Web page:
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      Why Hasn't Rockabilly Come Back Around?

      July 26, 2012

      By Helena Fitzgerald

      The reasons people complain about things are usually the same reasons they like those things. One of the defining characteristics of any scene or subculture is a bunch of people within that scene complaining that it's just a bunch of poseurs. If this complaint isn't made about a subculture, the subculture probably doesn't exist at all.

      Subcultures are driven by a universal human need for acceptance; that's also how they end up full of poseurs. We want to package ourselves. We want to be capable of being known. We want to be welcomed. We find that we can often guarantee a welcome by imitating the structures of a pre-existing community. A subculture is a dance diagram for being loved: follow these simple steps and here's a home.

      Rockabilly is a musical hybrid of two things that already heavily influence each other. In some ways its two parents seem too incestuously close to allow offspring. A mashup of rock 'n' roll, and country music ("hillbilly music"), it's a revival scene already on its second or third revival. Country and blues music began combining with some form of rock 'n' roll as early as the 1930s. Elvis is of course the reference point here, spanning country and rock 'n' roll, and defining rockabilly to the cultural imagination.

      In the '90s and early '00s, rockabilly enjoyed yet another revival. It nostalgically styled the American 1950s in all their high-maintenance greaser kitsch: Girls in bullet bras and bright red lipstick, boys with greasy hair and tight jeans, cigarettes rolled in their sleeves. It also spawned a lot of bands, Social Distortion probably being the best-known representative, who enjoyed legitimate musical success. For a while tattoos and greaser hair and classic cars all pointed toward a particular fusion of country and blues with raucous, danceable, old-fashioned rock 'n' roll.

      But today few, if any, of those artists are known outside of rockabilly scenes, and few rockabilly scenes still exist outside of very specific locales. Many other subcultures seem to have come back around quite recently -- goth and rave scenes enjoy their own revivals currently, and punk is always enjoying a revival, in that it never exactly dies. But rockabilly doesn't seem to have come back around with them.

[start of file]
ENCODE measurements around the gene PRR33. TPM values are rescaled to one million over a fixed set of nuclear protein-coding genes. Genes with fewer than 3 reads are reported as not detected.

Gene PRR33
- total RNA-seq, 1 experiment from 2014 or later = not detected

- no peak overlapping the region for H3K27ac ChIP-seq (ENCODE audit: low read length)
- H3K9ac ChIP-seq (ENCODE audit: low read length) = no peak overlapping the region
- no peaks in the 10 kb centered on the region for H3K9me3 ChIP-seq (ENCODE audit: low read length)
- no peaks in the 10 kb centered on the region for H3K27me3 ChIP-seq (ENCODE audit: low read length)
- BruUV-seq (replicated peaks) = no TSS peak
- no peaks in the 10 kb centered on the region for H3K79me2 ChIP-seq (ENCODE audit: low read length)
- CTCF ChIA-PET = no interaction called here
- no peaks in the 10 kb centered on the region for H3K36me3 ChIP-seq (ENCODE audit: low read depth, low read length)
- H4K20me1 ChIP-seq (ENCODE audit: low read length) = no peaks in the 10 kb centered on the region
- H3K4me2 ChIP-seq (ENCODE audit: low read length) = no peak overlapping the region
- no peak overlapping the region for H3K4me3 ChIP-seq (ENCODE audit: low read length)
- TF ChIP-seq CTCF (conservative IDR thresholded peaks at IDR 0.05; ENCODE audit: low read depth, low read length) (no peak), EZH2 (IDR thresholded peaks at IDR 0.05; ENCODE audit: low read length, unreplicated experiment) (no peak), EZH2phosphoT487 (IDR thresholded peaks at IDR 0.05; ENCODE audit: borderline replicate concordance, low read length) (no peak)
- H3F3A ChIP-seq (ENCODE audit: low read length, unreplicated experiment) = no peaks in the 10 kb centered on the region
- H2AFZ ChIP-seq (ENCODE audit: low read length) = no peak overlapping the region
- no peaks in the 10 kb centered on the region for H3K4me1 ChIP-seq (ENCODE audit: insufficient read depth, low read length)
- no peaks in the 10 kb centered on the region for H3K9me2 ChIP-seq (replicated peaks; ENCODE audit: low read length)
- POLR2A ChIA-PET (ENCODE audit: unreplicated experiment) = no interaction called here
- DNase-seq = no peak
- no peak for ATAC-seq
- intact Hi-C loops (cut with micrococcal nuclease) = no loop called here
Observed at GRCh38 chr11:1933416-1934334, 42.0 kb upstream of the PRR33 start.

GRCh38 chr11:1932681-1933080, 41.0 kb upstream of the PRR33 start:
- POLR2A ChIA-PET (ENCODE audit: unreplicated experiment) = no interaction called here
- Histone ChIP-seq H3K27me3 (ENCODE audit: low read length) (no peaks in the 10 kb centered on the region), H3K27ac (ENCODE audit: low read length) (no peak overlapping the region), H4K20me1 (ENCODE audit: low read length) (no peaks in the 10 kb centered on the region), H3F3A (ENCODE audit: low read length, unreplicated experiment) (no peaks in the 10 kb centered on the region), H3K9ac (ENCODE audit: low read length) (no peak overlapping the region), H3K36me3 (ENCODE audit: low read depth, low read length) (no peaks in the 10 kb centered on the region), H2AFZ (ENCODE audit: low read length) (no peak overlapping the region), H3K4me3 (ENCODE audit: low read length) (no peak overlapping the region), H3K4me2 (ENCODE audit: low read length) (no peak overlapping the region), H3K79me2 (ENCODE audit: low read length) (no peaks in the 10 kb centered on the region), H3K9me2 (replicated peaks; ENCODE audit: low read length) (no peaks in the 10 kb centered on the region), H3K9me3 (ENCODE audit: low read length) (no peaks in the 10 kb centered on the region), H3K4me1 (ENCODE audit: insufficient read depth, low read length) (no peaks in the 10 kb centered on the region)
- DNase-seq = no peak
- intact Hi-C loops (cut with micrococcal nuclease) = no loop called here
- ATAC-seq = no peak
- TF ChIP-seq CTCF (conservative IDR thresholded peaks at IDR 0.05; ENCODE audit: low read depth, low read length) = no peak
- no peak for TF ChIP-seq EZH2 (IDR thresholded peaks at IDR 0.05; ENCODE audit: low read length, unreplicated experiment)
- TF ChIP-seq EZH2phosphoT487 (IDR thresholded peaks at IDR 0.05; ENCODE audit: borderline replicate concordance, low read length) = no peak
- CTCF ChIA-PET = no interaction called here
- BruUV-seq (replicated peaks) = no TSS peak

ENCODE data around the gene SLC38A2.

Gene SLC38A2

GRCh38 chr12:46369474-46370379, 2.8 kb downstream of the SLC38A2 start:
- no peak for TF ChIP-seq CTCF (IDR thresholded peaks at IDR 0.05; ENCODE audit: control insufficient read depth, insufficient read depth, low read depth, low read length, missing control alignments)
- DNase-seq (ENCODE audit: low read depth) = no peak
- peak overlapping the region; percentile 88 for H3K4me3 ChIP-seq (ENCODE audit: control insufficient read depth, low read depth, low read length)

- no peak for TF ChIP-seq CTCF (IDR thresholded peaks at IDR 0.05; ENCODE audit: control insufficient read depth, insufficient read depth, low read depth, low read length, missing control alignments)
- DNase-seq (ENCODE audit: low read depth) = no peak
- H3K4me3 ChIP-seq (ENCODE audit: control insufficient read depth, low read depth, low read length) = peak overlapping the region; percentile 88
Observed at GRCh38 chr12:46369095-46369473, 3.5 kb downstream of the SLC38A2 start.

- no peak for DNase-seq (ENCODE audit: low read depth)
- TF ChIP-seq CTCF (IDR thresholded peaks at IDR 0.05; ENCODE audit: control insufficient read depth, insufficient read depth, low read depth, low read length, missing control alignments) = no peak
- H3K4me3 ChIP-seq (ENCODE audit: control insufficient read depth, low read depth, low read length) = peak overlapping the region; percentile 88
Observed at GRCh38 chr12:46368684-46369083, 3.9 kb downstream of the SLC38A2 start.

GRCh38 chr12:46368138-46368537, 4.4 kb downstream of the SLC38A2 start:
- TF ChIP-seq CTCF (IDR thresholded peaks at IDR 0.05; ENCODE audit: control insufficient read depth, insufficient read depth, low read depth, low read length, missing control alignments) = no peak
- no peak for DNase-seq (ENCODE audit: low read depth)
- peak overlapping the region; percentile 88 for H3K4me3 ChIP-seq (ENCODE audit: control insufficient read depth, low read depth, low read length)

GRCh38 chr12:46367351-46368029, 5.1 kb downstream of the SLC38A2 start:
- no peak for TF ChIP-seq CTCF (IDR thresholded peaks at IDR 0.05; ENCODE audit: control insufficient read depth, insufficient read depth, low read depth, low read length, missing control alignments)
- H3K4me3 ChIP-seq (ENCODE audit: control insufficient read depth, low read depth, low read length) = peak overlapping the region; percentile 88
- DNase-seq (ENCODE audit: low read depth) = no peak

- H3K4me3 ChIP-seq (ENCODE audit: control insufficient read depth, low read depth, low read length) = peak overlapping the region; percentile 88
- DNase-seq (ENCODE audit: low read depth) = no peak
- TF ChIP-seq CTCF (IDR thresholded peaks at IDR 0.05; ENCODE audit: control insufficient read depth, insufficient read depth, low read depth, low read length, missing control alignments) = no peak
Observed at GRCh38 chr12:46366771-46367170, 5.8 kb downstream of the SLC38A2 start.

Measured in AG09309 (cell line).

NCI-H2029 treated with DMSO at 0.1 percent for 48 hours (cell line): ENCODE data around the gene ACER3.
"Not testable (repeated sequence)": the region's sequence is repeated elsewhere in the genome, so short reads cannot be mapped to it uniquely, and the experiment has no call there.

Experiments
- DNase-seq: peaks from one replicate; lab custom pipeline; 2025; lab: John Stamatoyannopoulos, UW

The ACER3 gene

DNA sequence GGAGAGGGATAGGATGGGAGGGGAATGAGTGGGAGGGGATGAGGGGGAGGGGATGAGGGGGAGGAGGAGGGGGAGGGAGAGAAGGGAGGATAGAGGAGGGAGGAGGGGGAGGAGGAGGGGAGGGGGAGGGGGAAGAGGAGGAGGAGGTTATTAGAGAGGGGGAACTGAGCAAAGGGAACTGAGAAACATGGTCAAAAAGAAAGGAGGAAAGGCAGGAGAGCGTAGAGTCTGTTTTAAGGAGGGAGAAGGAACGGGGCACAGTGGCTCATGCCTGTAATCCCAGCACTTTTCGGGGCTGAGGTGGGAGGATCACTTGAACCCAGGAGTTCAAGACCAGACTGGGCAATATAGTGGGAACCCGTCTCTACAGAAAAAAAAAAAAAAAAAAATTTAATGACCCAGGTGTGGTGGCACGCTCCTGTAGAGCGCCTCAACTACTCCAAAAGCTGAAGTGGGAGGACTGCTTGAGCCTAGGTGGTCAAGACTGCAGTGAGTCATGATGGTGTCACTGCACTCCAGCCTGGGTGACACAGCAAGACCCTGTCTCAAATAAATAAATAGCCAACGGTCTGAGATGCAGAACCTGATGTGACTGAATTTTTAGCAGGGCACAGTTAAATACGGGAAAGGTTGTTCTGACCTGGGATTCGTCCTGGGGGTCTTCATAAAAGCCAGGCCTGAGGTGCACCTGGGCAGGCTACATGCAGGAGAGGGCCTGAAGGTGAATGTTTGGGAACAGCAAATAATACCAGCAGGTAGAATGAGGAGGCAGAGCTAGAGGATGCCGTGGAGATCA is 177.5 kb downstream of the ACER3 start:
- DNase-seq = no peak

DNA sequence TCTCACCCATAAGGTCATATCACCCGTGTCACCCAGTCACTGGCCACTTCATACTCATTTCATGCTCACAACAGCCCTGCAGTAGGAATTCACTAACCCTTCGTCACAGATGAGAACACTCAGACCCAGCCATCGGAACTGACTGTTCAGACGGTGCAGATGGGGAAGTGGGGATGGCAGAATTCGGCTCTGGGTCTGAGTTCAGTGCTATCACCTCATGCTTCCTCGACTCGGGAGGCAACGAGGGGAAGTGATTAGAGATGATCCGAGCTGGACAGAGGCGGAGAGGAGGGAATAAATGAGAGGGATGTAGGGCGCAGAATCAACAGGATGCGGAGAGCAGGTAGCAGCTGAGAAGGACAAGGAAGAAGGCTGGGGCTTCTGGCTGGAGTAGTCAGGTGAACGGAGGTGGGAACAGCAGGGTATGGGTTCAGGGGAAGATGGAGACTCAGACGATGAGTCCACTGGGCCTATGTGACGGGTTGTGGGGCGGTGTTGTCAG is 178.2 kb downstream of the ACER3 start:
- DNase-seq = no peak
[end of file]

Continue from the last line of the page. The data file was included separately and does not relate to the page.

Musical cultures known more for fashion than for music become at best jokes and warnings. More frequently, they just fade away. Rockabilly became popular again during a larger craze for midcentury Americana, the wider cultural trend that found every bar in Brooklyn hosting a retro burlesque show. Rockabilly become part of our brief obsession with the era when our parents were young (our mothers, perhaps, screamed about Elvis. We screamed about other people's memories of screaming about Elvis). But since then, this trend has for the most part disappeared.

      Viva Las Vegas, a yearly rockabilly convention in Las Vegas, is one of the biggest rockabilly events in the world, if not actually the biggest.  I read two-thirds of the event's homepage before realizing they hadn't yet mentioned a band or a music stage. Viva Las Vegas comprises a car show, a burlesque competition, a pool party, a swimsuit competition, a vintage fashion show, a (presumably vintage-flavored) bowling event, and the Guitar Geek Festival Show, which does in fact involve musical performances but is primarily a showcase for "cool vintage and weird guitars." Rockabilly, it seems, still exists in Vegas, but the objects are the point, not the music.